Try to make your guests lives easier by providing useful items that they will need so there’s one less thing for them to pack or in case they forget something.

For example:

  • Towels to rub the dog down after a walk
  • Food and water bowl
  • Crate/basket/bed
  • Toys/ball
  • Poo bags
  • Spare lead
  • Plug-in/spray to calm stressed dogs
  • Id tag with your cottage name and number should the dog get lost in a strange place whilst on holiday

Include useful guides

Have a section on your website and in your welcome guide for dog owners. Include information such as local dog-friendly visitor attractions, pubs, walks, parks, beaches, pet shops, taxis that accept pets and provide details of local vets in case of an emergency.

You can also give some tips on how to travel with dogs during summer.

Create an outdoor space

Having a secure, designated area where dogs can roam and go to the toilet is a great selling point. Also, provide a warm outside tap and hosepipe to rinse down muddy/sandy dogs.

If you don’t have any outdoor space then direct your guests to the nearest suitable area to walk.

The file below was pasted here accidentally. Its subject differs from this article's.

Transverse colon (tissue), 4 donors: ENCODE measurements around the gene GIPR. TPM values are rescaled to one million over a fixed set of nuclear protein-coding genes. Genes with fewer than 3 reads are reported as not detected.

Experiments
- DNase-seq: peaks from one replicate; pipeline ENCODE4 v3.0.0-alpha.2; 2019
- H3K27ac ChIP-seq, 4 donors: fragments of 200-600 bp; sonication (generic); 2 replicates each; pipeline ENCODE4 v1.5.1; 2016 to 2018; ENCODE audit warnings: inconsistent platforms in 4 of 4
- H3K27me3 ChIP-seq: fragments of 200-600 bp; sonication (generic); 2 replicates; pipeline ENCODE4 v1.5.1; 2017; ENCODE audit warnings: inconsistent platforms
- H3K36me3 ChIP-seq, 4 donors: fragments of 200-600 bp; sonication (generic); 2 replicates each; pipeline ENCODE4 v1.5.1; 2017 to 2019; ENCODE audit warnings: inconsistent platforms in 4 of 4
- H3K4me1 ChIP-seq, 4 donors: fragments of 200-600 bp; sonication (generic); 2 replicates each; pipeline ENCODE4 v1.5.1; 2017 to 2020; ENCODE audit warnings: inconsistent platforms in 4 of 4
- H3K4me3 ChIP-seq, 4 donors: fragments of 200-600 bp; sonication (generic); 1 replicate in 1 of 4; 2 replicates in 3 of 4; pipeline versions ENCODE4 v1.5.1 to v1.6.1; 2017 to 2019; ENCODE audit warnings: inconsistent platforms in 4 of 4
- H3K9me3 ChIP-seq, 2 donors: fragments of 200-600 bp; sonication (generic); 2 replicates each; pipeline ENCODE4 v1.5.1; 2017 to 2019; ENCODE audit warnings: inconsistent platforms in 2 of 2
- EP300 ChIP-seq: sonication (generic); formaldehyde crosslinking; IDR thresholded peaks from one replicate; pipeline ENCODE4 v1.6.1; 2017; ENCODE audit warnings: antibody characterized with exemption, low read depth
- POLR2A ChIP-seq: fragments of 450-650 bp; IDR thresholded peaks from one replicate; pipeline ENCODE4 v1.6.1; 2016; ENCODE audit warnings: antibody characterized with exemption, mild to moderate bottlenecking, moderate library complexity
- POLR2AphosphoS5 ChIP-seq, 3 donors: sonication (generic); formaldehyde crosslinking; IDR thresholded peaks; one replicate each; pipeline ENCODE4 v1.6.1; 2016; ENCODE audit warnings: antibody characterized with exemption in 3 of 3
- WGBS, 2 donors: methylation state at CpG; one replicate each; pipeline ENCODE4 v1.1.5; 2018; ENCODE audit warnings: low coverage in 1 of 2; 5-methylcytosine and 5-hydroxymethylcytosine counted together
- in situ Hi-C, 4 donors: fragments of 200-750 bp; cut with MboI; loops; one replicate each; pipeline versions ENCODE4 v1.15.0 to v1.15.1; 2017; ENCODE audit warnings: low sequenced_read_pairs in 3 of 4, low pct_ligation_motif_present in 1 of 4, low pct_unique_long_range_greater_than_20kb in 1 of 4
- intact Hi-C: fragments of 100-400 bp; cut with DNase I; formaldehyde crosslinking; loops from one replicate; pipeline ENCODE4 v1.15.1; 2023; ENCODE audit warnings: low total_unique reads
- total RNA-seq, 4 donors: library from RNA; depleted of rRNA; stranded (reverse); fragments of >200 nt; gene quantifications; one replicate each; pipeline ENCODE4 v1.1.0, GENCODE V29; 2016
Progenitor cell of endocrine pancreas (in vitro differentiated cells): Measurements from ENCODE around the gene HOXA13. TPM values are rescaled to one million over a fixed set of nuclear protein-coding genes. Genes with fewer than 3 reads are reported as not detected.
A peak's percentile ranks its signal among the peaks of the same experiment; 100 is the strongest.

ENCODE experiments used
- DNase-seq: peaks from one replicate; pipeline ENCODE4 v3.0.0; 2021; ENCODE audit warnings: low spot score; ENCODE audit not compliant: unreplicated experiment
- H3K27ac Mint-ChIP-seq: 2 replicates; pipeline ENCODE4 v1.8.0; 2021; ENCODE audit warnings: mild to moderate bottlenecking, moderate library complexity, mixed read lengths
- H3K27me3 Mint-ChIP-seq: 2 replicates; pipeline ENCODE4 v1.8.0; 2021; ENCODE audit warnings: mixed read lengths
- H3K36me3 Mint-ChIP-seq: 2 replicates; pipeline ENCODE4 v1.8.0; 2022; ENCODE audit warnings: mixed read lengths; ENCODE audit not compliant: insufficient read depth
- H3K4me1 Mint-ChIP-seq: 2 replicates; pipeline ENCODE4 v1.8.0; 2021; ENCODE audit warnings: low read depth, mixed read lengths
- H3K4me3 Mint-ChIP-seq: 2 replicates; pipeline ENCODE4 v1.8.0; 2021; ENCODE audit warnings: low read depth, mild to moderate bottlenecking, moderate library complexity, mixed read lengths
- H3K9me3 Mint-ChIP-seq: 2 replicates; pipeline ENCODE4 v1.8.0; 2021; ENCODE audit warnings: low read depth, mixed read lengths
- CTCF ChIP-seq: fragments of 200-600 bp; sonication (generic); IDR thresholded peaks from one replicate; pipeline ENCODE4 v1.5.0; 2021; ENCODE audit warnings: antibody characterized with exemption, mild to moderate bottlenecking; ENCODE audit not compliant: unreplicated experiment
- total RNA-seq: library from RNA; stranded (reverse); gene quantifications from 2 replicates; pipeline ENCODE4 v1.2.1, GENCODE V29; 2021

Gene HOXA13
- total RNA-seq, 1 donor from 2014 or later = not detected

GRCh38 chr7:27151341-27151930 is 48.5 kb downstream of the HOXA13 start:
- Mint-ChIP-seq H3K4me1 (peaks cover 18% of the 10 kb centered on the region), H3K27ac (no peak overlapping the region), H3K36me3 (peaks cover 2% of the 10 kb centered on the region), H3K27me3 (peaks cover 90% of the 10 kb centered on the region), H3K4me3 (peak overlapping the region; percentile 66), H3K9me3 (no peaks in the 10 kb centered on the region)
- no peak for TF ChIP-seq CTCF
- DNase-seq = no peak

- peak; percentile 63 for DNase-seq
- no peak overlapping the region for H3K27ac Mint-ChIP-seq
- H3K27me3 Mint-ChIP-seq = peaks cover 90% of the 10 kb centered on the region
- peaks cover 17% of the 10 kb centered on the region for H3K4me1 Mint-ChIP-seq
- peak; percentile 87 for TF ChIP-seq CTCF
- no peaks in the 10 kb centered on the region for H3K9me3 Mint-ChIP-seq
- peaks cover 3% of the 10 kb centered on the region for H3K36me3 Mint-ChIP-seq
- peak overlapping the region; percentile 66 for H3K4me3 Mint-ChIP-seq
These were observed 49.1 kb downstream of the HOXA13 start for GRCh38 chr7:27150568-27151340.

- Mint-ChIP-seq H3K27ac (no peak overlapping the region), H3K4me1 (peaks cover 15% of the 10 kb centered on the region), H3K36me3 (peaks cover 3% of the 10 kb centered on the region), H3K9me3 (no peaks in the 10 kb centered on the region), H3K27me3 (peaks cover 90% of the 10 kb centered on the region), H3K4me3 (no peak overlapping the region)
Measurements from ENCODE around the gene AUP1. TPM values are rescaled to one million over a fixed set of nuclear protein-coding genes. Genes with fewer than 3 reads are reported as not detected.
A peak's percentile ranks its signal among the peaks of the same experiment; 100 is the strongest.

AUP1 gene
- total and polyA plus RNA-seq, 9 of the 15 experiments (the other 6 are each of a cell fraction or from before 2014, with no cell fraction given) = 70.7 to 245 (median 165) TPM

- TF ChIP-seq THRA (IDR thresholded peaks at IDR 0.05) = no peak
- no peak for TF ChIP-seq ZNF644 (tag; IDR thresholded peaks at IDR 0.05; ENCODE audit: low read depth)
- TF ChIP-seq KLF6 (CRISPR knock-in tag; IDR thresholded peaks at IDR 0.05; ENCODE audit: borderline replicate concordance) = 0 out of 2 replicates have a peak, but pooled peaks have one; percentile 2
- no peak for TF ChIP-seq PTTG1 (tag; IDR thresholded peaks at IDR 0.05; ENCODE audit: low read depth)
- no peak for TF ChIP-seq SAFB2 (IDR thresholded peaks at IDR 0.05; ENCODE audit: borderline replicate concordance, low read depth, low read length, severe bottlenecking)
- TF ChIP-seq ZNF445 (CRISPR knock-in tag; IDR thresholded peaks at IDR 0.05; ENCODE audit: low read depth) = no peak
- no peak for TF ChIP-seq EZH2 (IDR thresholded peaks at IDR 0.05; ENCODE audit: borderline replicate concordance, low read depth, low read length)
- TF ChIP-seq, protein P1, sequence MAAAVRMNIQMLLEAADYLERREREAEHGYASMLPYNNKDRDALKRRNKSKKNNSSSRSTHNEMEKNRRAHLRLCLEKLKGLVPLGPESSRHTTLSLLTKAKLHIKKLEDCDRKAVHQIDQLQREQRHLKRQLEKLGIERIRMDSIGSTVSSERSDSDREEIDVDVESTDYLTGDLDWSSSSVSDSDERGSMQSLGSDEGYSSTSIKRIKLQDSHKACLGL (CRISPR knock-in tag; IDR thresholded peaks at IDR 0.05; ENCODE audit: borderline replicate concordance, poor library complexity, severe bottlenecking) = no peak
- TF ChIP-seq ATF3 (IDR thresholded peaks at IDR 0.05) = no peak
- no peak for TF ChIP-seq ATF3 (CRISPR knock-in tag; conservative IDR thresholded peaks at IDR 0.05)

Provide cleaning products

With access to the right cleaning supplies, your guests will have what they need to minimise the chances of accidental stains causing long term damage.

Furniture, fixtures and fittings

Consider having tiled or pet-friendly flooring on the ground floor of your property. It’ll be far easier to clean up hairs, mud and smells than carpet and less likely to scratch than wood. Solid floors can appear plain, so add rugs to improve the look and feel.

Provide washable throws and sofa covers to protect furnishings.

You should ensure that furnishings and ornaments are kept in places they can’t be knocked over or chewed. Also, fix flat-screen televisions to the wall rather than placing them on consoles to avoid them being broken.